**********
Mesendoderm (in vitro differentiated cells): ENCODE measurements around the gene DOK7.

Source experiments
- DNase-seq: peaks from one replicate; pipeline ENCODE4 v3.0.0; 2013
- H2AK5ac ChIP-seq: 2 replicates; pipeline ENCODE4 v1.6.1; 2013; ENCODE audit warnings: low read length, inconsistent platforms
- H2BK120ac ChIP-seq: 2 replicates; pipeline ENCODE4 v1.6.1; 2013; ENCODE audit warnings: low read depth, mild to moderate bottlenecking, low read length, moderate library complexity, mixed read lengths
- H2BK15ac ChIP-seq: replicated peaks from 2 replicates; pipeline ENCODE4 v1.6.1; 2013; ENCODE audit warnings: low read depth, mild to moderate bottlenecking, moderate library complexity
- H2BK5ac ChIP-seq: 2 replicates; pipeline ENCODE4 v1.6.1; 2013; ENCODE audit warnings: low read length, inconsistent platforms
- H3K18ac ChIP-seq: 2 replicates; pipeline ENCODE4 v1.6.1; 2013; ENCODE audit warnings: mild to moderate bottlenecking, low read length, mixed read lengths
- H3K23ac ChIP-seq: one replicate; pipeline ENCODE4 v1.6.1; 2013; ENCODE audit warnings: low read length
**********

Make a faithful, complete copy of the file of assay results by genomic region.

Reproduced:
Mesendoderm (in vitro differentiated cells): ENCODE measurements around the gene DOK7.

Source experiments
- DNase-seq: peaks from one replicate; pipeline ENCODE4 v3.0.0; 2013
- H2AK5ac ChIP-seq: 2 replicates; pipeline ENCODE4 v1.6.1; 2013; ENCODE audit warnings: low read length, inconsistent platforms
- H2BK120ac ChIP-seq: 2 replicates; pipeline ENCODE4 v1.6.1; 2013; ENCODE audit warnings: low read depth, mild to moderate bottlenecking, low read length, moderate library complexity, mixed read lengths
- H2BK15ac ChIP-seq: replicated peaks from 2 replicates; pipeline ENCODE4 v1.6.1; 2013; ENCODE audit warnings: low read depth, mild to moderate bottlenecking, moderate library complexity
- H2BK5ac ChIP-seq: 2 replicates; pipeline ENCODE4 v1.6.1; 2013; ENCODE audit warnings: low read length, inconsistent platforms
- H3K18ac ChIP-seq: 2 replicates; pipeline ENCODE4 v1.6.1; 2013; ENCODE audit warnings: mild to moderate bottlenecking, low read length, mixed read lengths
- H3K23ac ChIP-seq: one replicate; pipeline ENCODE4 v1.6.1; 2013; ENCODE audit warnings: low read length